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Three things I wished I new about mental health before I started working as a Scrum Master/Agile Coach
Recently, I've been thinking more about mental health and taking care of myself. It reminded me about three things, among many, that made a difference in self-care in the role of a Scrum Master/Agile Coach.
1️⃣ Holding unpopular opinions and speaking up comes with a cost. 😨
To speak up, one needs to be in a good mental space to navigate through conflict, own and other's emotions, and potentially sustained tension.
Nurturing this space is crucial and comes in different flavours. I tried:
Having a space to vent - official (therapy, coaching) or unofficial with people in the same role, e.g. a daily on the end of the day to share and vent emotions.
Securing your finances and career prospects (see point 3) that will make you feel safe if made redundant, e.g. have enough to live through 6 months without a job.
Knowing your values and remaining congruent with them, e.g. what are your non-negotiables and what mission bigger than yourself are you fighting for.
Taking plenty of time to regenerate and respect your nervous system, e.g. you might be able to take in fewer stimuli than others, need more time to think through things or process emotions longer. Respect that instead of fighting it.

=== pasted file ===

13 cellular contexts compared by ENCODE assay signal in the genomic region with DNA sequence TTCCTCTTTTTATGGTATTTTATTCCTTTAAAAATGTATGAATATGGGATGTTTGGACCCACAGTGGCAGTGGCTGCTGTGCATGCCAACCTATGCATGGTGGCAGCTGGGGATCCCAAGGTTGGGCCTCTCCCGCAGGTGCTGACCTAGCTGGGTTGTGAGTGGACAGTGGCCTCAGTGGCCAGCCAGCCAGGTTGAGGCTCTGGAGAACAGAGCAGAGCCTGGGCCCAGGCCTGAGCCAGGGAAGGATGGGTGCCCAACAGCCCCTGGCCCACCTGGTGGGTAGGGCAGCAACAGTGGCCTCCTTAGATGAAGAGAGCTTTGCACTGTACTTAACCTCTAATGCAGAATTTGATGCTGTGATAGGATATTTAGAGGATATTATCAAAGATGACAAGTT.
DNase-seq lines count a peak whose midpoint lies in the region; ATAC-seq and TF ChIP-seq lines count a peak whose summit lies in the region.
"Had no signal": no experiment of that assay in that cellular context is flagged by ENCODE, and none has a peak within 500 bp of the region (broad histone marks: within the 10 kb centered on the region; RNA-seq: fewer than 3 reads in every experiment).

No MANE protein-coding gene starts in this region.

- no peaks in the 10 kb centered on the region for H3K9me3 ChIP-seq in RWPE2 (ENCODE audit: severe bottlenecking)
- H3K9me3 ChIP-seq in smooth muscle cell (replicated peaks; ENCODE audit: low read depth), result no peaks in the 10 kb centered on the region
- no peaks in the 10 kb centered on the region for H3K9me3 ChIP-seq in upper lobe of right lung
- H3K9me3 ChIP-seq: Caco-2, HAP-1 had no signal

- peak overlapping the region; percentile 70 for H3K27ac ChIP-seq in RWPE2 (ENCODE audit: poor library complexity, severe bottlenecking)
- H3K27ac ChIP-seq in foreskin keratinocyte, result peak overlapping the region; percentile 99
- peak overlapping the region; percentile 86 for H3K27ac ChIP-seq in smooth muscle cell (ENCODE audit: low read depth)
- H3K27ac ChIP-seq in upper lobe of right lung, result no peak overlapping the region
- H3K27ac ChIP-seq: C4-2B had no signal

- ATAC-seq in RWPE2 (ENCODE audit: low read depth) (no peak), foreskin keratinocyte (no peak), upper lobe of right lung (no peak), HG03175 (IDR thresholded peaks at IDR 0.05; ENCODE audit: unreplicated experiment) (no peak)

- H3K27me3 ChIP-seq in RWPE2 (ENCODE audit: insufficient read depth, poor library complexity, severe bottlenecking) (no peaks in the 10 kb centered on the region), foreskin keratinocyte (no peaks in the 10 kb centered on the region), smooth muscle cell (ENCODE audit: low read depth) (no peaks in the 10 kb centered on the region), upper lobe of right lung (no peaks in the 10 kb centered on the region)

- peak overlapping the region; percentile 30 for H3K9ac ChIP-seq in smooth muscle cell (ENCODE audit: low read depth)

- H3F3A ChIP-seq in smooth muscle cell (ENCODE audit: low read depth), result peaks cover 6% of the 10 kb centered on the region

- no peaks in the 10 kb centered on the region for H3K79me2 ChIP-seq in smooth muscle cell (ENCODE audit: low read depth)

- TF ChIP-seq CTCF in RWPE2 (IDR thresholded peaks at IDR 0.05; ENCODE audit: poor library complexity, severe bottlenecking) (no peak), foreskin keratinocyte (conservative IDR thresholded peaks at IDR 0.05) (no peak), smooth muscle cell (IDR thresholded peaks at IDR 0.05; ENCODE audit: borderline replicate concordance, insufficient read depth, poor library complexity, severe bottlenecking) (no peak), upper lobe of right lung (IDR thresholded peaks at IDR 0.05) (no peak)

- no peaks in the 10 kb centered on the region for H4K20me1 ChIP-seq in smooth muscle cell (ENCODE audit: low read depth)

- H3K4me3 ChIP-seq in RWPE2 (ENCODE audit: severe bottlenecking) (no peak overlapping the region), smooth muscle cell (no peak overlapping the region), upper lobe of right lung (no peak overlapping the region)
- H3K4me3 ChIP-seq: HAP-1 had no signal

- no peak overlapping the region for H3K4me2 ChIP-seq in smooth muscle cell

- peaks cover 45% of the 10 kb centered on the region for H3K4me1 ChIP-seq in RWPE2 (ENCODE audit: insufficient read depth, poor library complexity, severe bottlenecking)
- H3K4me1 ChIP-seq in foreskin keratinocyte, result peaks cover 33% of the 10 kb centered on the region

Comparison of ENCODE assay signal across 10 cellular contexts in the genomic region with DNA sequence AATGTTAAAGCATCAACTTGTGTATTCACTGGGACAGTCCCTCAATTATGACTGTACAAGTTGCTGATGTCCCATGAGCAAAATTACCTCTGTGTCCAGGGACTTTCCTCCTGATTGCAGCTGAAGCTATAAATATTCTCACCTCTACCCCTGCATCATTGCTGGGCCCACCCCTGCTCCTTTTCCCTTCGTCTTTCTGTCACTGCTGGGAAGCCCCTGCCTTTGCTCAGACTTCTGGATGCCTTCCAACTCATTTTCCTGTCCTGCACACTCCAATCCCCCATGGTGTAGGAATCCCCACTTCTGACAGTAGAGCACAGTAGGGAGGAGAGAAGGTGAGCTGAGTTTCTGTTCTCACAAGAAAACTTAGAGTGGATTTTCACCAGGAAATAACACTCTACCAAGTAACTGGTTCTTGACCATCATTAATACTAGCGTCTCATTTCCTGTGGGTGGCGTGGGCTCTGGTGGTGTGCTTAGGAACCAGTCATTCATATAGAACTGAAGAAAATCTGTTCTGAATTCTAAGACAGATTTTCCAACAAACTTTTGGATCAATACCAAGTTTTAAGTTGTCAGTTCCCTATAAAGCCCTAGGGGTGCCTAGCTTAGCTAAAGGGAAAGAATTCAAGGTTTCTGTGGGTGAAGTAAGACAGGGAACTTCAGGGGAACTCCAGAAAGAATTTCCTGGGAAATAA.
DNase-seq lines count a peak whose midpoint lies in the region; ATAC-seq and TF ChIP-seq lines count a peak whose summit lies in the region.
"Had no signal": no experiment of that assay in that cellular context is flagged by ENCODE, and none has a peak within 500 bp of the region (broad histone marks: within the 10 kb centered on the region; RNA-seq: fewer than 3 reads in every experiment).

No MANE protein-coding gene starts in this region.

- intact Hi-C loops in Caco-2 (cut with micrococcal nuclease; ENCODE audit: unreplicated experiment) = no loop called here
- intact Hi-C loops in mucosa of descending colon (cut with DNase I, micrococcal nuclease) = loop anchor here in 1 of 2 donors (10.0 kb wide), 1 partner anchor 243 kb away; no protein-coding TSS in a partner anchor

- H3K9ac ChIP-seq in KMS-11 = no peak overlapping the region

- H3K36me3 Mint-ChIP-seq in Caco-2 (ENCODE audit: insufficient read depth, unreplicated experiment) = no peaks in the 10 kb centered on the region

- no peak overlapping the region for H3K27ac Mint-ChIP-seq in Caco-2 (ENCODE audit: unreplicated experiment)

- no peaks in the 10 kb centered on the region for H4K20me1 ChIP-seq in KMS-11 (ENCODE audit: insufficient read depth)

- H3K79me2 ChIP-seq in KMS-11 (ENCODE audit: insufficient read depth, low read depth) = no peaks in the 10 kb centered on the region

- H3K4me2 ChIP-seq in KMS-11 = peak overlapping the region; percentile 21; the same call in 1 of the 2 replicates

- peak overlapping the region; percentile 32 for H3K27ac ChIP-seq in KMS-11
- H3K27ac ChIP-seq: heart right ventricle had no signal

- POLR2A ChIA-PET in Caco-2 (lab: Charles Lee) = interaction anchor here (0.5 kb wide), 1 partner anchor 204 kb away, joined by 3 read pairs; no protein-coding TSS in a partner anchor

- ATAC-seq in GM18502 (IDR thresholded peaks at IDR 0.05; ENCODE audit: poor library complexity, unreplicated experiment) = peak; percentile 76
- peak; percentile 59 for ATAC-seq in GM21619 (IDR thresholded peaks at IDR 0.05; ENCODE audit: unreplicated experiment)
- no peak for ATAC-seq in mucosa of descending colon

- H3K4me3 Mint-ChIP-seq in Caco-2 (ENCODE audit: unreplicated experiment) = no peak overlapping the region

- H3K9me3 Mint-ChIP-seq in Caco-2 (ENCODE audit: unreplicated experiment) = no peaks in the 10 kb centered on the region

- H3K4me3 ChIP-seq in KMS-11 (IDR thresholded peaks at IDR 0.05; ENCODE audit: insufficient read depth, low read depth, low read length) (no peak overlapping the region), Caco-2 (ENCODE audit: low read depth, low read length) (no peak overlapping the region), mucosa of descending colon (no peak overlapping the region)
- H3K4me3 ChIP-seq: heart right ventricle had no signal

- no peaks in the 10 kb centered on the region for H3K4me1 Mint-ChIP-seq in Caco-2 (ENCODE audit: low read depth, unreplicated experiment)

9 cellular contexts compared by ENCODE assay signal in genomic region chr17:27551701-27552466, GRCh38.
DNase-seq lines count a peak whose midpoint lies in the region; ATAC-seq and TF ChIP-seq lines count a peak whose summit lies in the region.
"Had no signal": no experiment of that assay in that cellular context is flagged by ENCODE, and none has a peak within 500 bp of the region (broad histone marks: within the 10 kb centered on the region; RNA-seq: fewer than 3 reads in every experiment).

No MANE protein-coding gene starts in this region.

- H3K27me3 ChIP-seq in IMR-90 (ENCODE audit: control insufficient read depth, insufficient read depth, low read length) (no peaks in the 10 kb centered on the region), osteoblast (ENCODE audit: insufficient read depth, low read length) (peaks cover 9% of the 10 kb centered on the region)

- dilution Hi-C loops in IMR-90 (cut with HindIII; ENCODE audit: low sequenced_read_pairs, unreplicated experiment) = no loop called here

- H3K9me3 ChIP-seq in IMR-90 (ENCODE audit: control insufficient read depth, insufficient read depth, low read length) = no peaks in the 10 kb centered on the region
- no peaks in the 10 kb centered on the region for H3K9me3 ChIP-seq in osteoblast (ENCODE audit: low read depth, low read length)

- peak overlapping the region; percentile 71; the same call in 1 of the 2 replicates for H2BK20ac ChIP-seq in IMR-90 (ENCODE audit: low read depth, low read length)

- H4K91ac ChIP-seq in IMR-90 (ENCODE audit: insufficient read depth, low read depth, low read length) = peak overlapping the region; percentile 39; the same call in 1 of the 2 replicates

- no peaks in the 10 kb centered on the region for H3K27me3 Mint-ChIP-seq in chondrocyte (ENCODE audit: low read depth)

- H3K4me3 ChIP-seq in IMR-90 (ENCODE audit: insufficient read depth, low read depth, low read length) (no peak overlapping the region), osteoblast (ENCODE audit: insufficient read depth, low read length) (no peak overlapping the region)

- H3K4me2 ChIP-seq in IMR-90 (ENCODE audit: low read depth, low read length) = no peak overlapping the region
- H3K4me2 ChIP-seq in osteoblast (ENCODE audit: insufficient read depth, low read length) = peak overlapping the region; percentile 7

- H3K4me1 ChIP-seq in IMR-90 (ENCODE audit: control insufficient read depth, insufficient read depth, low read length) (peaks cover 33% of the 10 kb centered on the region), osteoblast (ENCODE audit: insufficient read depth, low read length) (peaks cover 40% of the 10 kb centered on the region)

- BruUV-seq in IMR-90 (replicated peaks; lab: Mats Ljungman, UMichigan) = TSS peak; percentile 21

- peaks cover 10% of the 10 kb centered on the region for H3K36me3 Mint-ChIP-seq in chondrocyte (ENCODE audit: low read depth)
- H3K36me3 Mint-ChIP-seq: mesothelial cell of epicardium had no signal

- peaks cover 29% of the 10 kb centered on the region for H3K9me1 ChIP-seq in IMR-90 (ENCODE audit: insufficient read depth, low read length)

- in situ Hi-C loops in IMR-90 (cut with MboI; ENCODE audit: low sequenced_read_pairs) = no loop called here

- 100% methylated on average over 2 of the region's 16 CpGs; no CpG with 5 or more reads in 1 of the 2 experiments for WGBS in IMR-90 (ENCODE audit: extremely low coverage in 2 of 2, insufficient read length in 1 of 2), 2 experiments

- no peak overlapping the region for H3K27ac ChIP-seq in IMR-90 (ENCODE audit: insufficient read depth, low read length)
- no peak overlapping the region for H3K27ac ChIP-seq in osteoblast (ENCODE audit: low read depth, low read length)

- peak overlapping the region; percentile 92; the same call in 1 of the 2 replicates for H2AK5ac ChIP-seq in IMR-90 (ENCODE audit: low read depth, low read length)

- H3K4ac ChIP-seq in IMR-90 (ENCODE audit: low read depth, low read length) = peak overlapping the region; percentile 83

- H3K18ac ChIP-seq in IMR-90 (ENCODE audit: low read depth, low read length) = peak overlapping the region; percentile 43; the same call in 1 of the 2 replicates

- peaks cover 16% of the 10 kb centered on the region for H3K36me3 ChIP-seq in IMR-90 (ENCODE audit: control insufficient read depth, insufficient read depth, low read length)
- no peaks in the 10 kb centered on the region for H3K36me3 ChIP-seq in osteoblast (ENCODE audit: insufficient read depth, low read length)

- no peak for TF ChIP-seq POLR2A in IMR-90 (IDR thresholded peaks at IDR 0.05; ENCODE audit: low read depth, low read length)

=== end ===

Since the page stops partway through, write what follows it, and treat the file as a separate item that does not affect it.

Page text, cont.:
People react differently to the amount of information and tension - see what helps you gain distance to things.
2️⃣ Soft skills are the new hard skills. 🫀
People who neglect soft skills finish last as they are:
- having a hard time voicing their opinions in a non-threatening way,
- unable to build bridges through conflict,
- work with various people and roles,
- help their team grow.
I invested in:
Transactional Analysis (especially Karpman drama triangle), Virginia's Satir Change Model, NVC, reading body-language to name a few.
Listening more than talking, understanding what is behind the behaviour and words of the person in front of me.
Using coaching/therapy to not project things onto people or teams and feel confident in conflict situations.
Supervision both as a professional coach and Scrum Master/Agile Coach - this was frequently an eye opener for patterns and behaviours I didn't notice.
3️⃣ When you know you need a break or to change your job, it's already too late. ⏳
If you end up in a situation where you are overly tired, you need more time to rest than you think. Changing job takes 3-9 months leaving you stuck and burning out.
I learned I need to:
Go on holidays alone once a year for a long weekend or a whole week to self-check, slow down and see what's important to me.
Figure out how to rest during the work (not only after)👇🏼
Regularly interview/pitch during the year even if I don't think about changing my job to see:
- what skills companies look for,
- how does the demand on the market look like,
- what are the going rates for perm and contract,
- how do recruiters position me.
This is what helped me. What are things you wished to know and have led to leveling up your approach or skills?